Yesterday’s rate cut really just unwinds the tightening of financial conditions we’ve seen over the past 6 months. We’re playing catch-up.
The RBA surprised a few folks with their rate cut yesterday. As I’ve written before I thought rate cuts were coming, but I didn’t think we’d see them quite so soon.
But it seems Glenn Stevens hand got forced by the unfolding political cycle. If he didn’t cut now, his next chance would have been just a few weeks before the election – and the Governor is not in the habit of dropping bombs.
After that, it’s out to August. 3 months can be a long time in economic cycles, so the RBA decided to get out on the front foot. Bravo. Lovely shot, sir.
In my mind this rate cut is backward looking. That is, the RBA’s hand has been forced by the way economic conditions have panned out. It doesn’t say so much about where we’re going, as where we are now.
And it’s a rate cut we deserve.
First up there is the inflation data. The last inflation read a few weeks ago was a bit of a shocker. It was lower than everyone was expecting, and has inflation dropping below the RBA’s target band.
And that means the RBA is missing their target. If they didn’t act, it would have raised questions about how committed they were to their target.
How’s your ticker, Glenn?
And economic data can be choppy, but deflation in the March quarter, and slower inflation over the year was broad based. You couldn’t just fob it off as some unseasonably low twinkie prices. Deflation was everywhere. It demanded action.
But really the low inflation number probably just gives Glenn the cover he needs to deliver the rate cuts he wants.
Because the reality is that financial conditions have become tougher over the past year. And its starting to put a drag on things.
Tighter financial conditions are coming from two places. First, offshore funding costs are rising. This is where the banks get a lot of their money, so the banks money is getting more expensive.
That means they either pass the costs on to us, or take a hit to profits (guess which they prefer.)
So far they’ve absorbed a fair bit of it, but some have raised rates slightly, and the smaller banks are letting it be known that funding costs are squeezing their bottom line.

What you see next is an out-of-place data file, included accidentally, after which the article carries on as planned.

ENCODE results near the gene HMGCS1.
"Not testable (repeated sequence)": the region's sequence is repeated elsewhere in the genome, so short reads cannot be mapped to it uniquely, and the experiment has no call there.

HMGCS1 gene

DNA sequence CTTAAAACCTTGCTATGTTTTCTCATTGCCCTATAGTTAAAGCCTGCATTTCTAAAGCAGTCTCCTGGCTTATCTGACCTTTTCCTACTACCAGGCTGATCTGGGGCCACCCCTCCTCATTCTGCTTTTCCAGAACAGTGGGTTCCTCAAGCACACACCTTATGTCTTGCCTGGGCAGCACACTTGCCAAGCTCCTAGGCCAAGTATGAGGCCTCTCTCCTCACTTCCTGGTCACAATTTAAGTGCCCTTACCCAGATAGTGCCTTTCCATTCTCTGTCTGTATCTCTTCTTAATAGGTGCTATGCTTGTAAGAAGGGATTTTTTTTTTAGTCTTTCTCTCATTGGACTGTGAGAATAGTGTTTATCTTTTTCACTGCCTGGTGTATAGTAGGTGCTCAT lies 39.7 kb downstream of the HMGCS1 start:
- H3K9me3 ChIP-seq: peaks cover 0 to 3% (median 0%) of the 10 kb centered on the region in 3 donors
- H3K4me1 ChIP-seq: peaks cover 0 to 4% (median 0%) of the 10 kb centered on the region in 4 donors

It’s likely we would have seen rates keep drifting upwards through the rest of this year.
And it’s the reason why ANZ decided not to pass yesterday’s rate cut on in full. Listen to Group Executive Fred Ohlsson:
The background is that wholesale funding costs have again been rising in recent months. While we’ve absorbed this for some time and taken steps to reduce costs in our own business, higher funding costs mean we are only in a position to pass on a portion of the reduction in the cash rate to our customers.”
At the same time, the APRA restrictions that kicked in around the middle of last year have put a brake on bank lending, most pointedly on mortgage lending.
We are seeing credit growth slowing, and with that, a temporary cooling in the property market. (Temporary so long as we don’t see more restrictions.)
That also gives Glenn a bit of cover. The most common criticism you hear when the RBA cuts rate is that it’s pouring fuel on the property bubble. (Ugly metaphor I know).
Right now, with growth slowing in every capital city, and the APRA restrictions seemingly doing their job, this criticism will have less weight.
So the point is, that with increasing offshore funding costs and the APRA restrictions, we’ve actually been living in one of the tightest credit environments in recent times.
Putting them together, which is what this chart from Goldman Sachs does, we can see that financial conditions are tighter now than at any time in the past four years, including the last four rate cuts.
The RBA is just playing catch up. Yesterday’s rate cut just alleviates the tighter conditions we’ve been experiencing in recent times.
In that sense, it’s a rate cut we deserve.
My feeling is that this should help the property market in particular. The APRA restrictions have been noticeable, and they’ve shaken confidence a bit. But this rate cut will bring mortgage rates down to incredibly low levels. It should give things a spark.
However, the Aussie dollar didn’t seem to move much over night, and it’s pretty clear that the RBA would like to see a lower dollar. The dollar is one of the things making it a bit tough for the Aussie economy right now.
So I think we’ll see another rate cut. I wouldn’t expect to see it before the election, but I’ll certainly have my eye on the August meeting.
What do you think? More rate cuts on the way?